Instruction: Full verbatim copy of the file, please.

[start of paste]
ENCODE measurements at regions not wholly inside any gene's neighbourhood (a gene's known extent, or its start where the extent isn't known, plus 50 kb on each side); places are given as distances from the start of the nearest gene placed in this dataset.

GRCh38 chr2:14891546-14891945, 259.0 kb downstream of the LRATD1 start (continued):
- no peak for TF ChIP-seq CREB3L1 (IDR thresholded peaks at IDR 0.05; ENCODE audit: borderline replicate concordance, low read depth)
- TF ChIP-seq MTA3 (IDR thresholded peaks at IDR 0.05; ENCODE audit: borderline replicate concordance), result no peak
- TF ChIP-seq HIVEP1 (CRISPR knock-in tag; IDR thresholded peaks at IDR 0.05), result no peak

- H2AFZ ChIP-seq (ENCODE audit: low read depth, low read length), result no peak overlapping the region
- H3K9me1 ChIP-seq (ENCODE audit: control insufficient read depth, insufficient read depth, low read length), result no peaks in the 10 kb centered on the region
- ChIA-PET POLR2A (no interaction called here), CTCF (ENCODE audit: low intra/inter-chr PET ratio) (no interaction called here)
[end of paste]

ENCODE measurements at regions not wholly inside any gene's neighbourhood (a gene's known extent, or its start where the extent isn't known, plus 50 kb on each side); places are given as distances from the start of the nearest gene placed in this dataset.

GRCh38 chr2:14891546-14891945, 259.0 kb downstream of the LRATD1 start (continued):
- no peak for TF ChIP-seq CREB3L1 (IDR thresholded peaks at IDR 0.05; ENCODE audit: borderline replicate concordance, low read depth)
- TF ChIP-seq MTA3 (IDR thresholded peaks at IDR 0.05; ENCODE audit: borderline replicate concordance), result no peak
- TF ChIP-seq HIVEP1 (CRISPR knock-in tag; IDR thresholded peaks at IDR 0.05), result no peak

- H2AFZ ChIP-seq (ENCODE audit: low read depth, low read length), result no peak overlapping the region
- H3K9me1 ChIP-seq (ENCODE audit: control insufficient read depth, insufficient read depth, low read length), result no peaks in the 10 kb centered on the region
- ChIA-PET POLR2A (no interaction called here), CTCF (ENCODE audit: low intra/inter-chr PET ratio) (no interaction called here)